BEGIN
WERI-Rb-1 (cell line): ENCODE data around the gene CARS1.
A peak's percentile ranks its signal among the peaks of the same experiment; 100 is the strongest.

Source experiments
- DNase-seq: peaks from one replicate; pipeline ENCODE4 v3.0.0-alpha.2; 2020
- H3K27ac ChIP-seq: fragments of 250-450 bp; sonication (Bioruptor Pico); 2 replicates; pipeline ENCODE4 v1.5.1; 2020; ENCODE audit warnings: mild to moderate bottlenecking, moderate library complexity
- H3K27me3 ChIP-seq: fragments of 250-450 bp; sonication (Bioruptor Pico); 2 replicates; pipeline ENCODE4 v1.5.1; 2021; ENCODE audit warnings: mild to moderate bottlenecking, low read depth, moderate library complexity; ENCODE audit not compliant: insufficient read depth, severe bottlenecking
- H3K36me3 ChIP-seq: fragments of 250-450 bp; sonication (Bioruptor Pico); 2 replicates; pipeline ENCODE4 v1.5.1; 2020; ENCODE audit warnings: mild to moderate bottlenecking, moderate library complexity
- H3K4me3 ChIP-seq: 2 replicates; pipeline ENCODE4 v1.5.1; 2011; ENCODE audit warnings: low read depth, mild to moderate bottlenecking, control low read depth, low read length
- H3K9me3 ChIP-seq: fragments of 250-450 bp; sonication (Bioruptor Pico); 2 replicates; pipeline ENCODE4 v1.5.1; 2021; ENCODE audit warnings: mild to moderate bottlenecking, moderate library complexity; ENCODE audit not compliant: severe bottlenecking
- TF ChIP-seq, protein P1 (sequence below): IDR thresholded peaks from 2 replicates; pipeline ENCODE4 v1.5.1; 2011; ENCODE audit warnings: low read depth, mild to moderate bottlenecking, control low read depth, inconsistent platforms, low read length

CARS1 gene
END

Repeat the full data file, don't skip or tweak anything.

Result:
WERI-Rb-1 (cell line): ENCODE data around the gene CARS1.
A peak's percentile ranks its signal among the peaks of the same experiment; 100 is the strongest.

Source experiments
- DNase-seq: peaks from one replicate; pipeline ENCODE4 v3.0.0-alpha.2; 2020
- H3K27ac ChIP-seq: fragments of 250-450 bp; sonication (Bioruptor Pico); 2 replicates; pipeline ENCODE4 v1.5.1; 2020; ENCODE audit warnings: mild to moderate bottlenecking, moderate library complexity
- H3K27me3 ChIP-seq: fragments of 250-450 bp; sonication (Bioruptor Pico); 2 replicates; pipeline ENCODE4 v1.5.1; 2021; ENCODE audit warnings: mild to moderate bottlenecking, low read depth, moderate library complexity; ENCODE audit not compliant: insufficient read depth, severe bottlenecking
- H3K36me3 ChIP-seq: fragments of 250-450 bp; sonication (Bioruptor Pico); 2 replicates; pipeline ENCODE4 v1.5.1; 2020; ENCODE audit warnings: mild to moderate bottlenecking, moderate library complexity
- H3K4me3 ChIP-seq: 2 replicates; pipeline ENCODE4 v1.5.1; 2011; ENCODE audit warnings: low read depth, mild to moderate bottlenecking, control low read depth, low read length
- H3K9me3 ChIP-seq: fragments of 250-450 bp; sonication (Bioruptor Pico); 2 replicates; pipeline ENCODE4 v1.5.1; 2021; ENCODE audit warnings: mild to moderate bottlenecking, moderate library complexity; ENCODE audit not compliant: severe bottlenecking
- TF ChIP-seq, protein P1 (sequence below): IDR thresholded peaks from 2 replicates; pipeline ENCODE4 v1.5.1; 2011; ENCODE audit warnings: low read depth, mild to moderate bottlenecking, control low read depth, inconsistent platforms, low read length

CARS1 gene